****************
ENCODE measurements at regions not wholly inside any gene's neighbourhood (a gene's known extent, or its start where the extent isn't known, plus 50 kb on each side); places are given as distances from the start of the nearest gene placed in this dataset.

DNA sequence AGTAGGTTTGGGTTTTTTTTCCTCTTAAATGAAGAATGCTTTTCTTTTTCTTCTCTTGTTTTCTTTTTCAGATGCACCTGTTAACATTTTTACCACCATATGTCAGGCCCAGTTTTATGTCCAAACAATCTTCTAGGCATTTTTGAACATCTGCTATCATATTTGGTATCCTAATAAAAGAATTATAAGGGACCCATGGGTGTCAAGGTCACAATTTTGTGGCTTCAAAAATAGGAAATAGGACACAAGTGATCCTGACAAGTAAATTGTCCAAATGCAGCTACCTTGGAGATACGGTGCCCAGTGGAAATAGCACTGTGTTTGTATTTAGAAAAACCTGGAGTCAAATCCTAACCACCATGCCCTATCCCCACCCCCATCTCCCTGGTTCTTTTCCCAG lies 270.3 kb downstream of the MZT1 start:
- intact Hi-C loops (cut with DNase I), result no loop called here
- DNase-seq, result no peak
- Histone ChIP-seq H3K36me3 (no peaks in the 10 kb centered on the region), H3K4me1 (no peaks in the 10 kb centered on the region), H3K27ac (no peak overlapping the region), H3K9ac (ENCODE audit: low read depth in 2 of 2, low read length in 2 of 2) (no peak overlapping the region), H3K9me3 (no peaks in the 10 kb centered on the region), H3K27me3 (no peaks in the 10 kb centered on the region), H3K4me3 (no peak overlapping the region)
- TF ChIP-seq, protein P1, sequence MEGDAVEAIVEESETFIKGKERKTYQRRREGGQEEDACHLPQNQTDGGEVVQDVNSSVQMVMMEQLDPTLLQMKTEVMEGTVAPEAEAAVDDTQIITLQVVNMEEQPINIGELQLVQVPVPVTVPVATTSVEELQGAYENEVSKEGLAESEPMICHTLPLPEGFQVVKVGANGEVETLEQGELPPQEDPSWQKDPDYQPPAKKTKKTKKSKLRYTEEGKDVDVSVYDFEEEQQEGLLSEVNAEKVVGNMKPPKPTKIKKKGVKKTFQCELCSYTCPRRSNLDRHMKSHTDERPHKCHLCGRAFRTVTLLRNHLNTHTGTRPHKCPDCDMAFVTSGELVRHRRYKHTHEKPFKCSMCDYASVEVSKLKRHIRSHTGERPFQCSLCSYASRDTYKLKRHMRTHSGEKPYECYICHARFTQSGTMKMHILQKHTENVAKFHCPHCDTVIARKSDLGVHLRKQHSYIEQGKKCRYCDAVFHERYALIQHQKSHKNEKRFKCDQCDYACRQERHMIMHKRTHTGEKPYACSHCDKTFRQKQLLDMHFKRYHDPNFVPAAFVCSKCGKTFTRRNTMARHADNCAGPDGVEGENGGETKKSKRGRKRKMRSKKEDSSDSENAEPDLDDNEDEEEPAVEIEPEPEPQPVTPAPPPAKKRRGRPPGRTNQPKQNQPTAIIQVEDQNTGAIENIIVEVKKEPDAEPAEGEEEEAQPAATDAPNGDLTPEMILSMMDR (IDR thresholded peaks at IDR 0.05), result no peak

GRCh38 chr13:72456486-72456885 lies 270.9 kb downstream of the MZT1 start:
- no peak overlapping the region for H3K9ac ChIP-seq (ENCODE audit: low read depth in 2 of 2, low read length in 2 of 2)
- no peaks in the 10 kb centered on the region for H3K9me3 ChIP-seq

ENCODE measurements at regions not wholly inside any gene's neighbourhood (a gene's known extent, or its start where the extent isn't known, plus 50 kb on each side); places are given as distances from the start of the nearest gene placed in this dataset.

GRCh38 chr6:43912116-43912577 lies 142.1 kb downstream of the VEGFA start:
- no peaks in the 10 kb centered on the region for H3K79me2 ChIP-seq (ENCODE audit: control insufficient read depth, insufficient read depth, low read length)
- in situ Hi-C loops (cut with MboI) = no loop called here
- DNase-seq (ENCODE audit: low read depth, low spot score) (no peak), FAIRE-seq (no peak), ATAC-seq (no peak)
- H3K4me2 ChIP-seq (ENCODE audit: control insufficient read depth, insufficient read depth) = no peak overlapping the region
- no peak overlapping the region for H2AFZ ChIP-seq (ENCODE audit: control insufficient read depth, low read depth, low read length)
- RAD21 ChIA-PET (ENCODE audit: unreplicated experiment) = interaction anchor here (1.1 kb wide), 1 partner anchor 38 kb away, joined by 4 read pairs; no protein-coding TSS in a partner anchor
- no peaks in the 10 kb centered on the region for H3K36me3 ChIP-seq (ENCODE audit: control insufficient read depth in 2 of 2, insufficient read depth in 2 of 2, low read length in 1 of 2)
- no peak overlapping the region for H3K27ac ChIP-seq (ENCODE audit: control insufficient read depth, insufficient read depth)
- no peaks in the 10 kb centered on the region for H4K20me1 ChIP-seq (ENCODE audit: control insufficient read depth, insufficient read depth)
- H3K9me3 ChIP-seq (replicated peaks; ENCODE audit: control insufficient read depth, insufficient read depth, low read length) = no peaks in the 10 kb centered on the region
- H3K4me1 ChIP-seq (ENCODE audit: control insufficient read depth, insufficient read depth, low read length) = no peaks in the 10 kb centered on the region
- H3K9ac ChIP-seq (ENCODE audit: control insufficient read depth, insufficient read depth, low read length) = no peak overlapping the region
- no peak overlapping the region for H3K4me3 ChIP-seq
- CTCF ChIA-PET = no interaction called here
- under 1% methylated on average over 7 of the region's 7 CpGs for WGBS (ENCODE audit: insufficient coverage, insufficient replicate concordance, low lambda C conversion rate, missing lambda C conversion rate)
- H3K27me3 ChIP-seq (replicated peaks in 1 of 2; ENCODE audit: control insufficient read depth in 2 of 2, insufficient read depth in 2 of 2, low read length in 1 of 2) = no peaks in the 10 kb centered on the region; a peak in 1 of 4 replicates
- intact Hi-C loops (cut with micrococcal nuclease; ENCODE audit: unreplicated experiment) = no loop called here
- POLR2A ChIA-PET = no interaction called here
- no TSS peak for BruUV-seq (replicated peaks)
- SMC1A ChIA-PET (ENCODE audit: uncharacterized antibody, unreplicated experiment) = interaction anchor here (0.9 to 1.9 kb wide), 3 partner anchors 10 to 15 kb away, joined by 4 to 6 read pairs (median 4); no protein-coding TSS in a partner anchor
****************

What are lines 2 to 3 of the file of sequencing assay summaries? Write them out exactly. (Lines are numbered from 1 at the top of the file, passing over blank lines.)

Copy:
DNA sequence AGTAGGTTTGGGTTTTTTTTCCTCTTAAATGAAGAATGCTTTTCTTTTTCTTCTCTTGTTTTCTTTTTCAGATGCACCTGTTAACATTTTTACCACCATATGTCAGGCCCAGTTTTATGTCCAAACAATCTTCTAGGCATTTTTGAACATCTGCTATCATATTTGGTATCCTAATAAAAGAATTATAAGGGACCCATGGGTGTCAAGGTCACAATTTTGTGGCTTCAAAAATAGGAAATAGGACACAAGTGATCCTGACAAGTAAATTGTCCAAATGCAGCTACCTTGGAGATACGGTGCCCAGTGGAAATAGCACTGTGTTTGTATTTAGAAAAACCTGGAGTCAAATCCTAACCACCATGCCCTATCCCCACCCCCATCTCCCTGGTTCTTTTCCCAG lies 270.3 kb downstream of the MZT1 start:
- intact Hi-C loops (cut with DNase I), result no loop called here